• Don't expect to do much baking while in Japan. Very few people have ovens, and the traditional American baking supplies are difficult to find. When you do find them, they are often sold in small packets, which makes sense if you only intend to bake one thing, but which may make avid bakers rather frustrated.
  • None of the Japanese people I've spoken to so far have ever heard of putting peanut butter and jam together in the same sandwich. I have seen peanut butter sandwiches and jam-and-margarine sandwiches sold in convenience stores, but apparently peanut butter AND jelly is somewhat ridiculous. You CAN find peanut butter, though, if you look. I bought a small jar of Skippy Extra Crunchy, which looks ridiculously American save for a small bit of Japanese on the side of the label. The Ingredients are also listed in English.
  • Japanese light switches do not switch up and down, like American switches, but side-to-side. In my homestay, they also have little lights in them so as to aid in finding them in the dark, as well as to indicated whether or not that particular switch is turned "on" or not. Very convenient.
  • When there are sidewalks (I miss lots of sidewalks!) there are often raised lines and bumps to guide the blind down the sidewalk safely. Crosswalks also often make noise to indicate when it is safe to cross. They get a bit annoying if you've got your windows open at night, but it seems like a very considerate thing to do.
  • Bicycles are all over the place and can be almost as dangerous as cars. All the same, it seems rather dangerous to be a bicyclist due to all the pedestrian and vehicular traffic. . . . Actually, commuting in general is a little treacherous.
  • I am ridiculously glad I can't drive here.
  • It is nearly impossible to find wheat bread. White bread abounds, but as yet I have only seen one sort of wheat-like bread sold. Bread is also sliced very thickly, between two and three times as thick as the usual American slices. This makes peanut butter and jelly sandwiches difficult unless one can either find the rare thin-sliced bread or is rather good at slicing large pieces in half.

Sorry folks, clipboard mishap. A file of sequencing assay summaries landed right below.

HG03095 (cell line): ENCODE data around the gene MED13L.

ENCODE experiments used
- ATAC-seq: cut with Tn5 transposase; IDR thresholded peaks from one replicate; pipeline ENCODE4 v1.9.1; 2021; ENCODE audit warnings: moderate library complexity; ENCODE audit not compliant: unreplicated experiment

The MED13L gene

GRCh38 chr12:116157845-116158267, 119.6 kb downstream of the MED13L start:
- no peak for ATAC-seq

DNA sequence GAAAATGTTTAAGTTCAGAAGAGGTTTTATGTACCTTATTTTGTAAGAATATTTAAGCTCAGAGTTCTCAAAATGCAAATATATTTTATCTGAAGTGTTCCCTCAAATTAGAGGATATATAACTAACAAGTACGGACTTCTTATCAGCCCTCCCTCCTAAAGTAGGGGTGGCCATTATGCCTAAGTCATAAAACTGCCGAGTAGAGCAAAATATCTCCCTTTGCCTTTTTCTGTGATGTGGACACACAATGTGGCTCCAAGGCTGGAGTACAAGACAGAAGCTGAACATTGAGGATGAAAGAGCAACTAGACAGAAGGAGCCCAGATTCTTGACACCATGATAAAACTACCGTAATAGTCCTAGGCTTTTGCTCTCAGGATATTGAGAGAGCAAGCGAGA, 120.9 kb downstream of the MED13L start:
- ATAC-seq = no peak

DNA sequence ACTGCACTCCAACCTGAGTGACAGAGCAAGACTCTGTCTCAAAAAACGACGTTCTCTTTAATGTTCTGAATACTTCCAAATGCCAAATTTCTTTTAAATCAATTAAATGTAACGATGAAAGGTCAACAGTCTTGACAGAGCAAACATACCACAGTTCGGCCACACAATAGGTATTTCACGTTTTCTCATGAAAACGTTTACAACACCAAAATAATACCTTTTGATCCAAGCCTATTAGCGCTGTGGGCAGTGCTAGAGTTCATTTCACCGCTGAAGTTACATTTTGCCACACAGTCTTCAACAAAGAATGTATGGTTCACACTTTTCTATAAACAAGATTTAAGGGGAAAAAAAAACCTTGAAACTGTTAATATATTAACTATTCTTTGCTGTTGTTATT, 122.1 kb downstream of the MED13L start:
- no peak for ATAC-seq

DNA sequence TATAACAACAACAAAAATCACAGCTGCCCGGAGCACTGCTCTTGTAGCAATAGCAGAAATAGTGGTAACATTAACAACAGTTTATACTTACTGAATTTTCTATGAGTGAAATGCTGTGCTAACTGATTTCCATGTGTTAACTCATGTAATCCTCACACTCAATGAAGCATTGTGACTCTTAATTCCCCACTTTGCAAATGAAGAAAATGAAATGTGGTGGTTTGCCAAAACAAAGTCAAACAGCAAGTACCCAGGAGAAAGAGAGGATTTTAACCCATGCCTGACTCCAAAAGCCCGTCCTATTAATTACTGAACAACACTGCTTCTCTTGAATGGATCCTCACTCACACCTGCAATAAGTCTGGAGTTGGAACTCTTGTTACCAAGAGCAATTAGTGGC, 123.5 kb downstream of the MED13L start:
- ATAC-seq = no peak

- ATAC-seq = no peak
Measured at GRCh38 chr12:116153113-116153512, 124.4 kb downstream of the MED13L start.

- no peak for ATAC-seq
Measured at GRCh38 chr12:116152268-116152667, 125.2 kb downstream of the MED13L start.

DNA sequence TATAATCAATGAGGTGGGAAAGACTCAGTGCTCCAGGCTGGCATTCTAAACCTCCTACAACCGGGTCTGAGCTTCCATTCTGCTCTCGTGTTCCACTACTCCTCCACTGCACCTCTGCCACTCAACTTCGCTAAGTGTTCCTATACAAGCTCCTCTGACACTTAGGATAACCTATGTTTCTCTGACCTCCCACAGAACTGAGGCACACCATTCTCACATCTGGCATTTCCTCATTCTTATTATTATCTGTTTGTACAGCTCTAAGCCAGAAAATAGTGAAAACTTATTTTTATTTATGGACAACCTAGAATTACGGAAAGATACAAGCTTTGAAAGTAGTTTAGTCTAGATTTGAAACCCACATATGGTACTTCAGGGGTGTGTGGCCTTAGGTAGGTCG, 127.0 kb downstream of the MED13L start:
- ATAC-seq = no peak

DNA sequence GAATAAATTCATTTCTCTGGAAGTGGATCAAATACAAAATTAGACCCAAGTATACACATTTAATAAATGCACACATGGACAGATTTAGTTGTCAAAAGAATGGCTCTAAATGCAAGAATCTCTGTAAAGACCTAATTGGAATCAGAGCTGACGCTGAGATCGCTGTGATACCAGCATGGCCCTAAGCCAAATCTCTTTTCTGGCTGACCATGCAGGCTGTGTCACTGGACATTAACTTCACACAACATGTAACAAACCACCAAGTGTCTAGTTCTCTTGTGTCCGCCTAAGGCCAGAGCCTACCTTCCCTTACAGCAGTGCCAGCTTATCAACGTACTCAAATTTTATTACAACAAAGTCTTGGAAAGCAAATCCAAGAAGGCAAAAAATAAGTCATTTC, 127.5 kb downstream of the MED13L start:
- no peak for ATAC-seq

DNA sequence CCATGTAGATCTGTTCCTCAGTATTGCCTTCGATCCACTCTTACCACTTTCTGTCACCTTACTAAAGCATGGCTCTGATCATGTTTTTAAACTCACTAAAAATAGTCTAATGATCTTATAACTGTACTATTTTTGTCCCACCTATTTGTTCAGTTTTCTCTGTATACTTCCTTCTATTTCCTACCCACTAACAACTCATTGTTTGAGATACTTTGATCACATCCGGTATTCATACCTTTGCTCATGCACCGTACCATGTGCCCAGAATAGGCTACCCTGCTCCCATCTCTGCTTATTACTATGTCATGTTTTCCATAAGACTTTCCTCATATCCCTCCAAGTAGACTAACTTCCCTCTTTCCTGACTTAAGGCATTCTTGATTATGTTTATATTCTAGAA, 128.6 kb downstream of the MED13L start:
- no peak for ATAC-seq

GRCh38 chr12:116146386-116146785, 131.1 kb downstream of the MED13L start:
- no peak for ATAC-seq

• I have yet to find cilantro. This makes me sad, for the tomatoes are delicious and richly deserve to become salsa.
  • Everyone and their dog has a cell phone. (Actually, this is not at all true, but it appears so as you glance down the seats in the train. At least a third of the passengers at any given time will have their cell phones out and their thumbs in use. All of these people will also have charms of some sort dangling off of their phones--yes, the sort of charms that people generally mock in the States--whether they are male, female, young, or old.)
  • Very few people have dryers to accompany their washing machines. Instead, they hang-dry their clothes--not on a clothes line, but on hangers clipped to racks.
  • I found a gecko in my room, and he was adorable.
Ja, matta!

Monday, September 1, 2008


We'll see how coherent this is. I don't think I'd experienced jet-lag before, but I think I get it now. It's a cloud around your mind, a faint headache and exhaustion, but more of an aura of numbness, as though your brain isn't getting enough oxygen or something. I was fine until about an hour after I woke up, and then it attacked.